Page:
For a subsequent year or more, in part due to being in the vicinity, my sister stayed in occasional touch with Frank. One time, when I was down for a visit she drove me all the way across L.A. to a little house that seemed no bigger than a single room, situated at the top of a hillock large enough only for the house where we had to climb many stairs to get to the front door. Frank responded to us at the door with "What do you want?"

Thereafter, I did see him here and there, every few years or so. He did fly up to the Bay Area for one reason or another at one time during the Free Speech movement, because I saw him around there at the time. That was back when P.S.A. airlines first launched and you could fly from L.A. to San Francisco for ten bucks!! Then I saw him a few times around Los Angeles, specifically at Cantor's, once at the deli case long about '65 when I lived in that big sprawl known as Los Angeles, but that was a place which I rarely went to (I much preferred walking to the deli in my own neighborhood rather than commuting vast distances) and in fact I stopped going Cantor's at all as it grew more popular with the music biz people and hangers-on. Although my sister took me there once on one of my visits in '67 or so and I saw him seated at a table and she asked me, "Aren't you going to go say hello?" I was certain she was joking.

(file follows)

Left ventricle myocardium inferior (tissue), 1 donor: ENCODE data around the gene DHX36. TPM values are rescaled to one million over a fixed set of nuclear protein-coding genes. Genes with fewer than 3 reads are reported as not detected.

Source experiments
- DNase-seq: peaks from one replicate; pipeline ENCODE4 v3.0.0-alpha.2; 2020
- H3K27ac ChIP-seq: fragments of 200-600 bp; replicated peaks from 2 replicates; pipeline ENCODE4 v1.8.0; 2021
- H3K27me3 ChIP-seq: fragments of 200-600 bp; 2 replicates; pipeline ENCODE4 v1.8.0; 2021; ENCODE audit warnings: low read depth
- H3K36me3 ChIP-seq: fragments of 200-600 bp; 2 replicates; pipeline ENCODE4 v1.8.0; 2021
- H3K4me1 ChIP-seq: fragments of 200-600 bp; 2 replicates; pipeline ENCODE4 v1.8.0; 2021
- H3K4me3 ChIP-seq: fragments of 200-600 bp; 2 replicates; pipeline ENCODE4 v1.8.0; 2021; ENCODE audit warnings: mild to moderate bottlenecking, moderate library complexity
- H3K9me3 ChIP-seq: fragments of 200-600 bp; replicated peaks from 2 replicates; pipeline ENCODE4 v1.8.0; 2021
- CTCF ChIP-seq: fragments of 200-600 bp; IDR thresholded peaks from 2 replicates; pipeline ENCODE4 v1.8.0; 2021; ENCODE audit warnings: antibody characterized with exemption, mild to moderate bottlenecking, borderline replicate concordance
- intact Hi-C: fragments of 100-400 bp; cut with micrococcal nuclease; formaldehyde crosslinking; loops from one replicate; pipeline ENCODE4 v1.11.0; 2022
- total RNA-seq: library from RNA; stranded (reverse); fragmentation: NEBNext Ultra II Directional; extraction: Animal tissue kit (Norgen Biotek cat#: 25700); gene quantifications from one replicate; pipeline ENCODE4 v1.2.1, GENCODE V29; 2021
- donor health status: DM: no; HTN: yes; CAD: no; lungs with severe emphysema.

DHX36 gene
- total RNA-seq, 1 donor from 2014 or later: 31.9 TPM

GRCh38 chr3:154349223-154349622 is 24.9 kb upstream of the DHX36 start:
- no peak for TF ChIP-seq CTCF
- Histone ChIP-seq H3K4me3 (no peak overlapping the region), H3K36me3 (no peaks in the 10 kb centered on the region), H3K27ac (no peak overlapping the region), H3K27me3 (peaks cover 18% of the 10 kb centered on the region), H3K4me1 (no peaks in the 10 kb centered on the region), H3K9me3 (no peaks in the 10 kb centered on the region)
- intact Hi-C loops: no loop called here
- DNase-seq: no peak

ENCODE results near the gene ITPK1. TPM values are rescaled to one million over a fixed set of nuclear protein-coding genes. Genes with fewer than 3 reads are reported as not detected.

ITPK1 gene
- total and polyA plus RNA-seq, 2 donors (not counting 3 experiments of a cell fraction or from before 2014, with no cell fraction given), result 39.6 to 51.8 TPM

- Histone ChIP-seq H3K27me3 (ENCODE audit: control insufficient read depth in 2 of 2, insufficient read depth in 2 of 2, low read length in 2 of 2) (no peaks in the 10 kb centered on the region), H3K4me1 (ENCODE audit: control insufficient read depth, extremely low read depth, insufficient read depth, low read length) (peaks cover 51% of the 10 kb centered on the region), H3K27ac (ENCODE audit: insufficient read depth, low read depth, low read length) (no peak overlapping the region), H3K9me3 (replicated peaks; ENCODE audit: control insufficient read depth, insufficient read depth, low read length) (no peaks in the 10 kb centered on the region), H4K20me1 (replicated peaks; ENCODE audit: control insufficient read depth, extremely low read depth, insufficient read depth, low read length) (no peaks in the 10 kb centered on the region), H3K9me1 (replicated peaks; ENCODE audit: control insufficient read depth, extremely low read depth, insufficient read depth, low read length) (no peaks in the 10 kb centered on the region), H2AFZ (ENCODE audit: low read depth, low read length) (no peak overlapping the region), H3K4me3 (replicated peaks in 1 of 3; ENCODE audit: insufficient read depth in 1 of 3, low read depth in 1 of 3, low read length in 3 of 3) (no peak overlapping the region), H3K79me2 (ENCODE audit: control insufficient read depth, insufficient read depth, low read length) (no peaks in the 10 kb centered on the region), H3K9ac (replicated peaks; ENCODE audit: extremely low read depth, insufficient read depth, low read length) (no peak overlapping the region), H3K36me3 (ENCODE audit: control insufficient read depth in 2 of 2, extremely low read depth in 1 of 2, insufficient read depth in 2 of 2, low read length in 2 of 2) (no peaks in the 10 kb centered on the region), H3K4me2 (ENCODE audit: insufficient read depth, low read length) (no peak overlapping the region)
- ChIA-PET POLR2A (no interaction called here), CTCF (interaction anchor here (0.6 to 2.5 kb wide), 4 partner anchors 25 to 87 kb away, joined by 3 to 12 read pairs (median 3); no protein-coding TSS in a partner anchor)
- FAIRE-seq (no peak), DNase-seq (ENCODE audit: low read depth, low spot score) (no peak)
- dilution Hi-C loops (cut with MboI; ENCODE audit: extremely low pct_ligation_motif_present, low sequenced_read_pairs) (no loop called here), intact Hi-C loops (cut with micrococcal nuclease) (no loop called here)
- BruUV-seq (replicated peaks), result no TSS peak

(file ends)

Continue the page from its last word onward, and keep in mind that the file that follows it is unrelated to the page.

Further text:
A few years later, for reasons I'll never understand, people tried to give me tickets and entice me to see a new act called Alice Cooper at the Berkeley Community Theater. And I wasn't interested, so the tickets ended up in the hands of a teaching assistant I'd got to know who was reading for a sociology class I was taking. She attended the show and hated the whole thing, said it was the worst thing she had ever seen. I certainly wasn't interested in such shit after hearing a smidgen of description. Figures, I sneered to myself.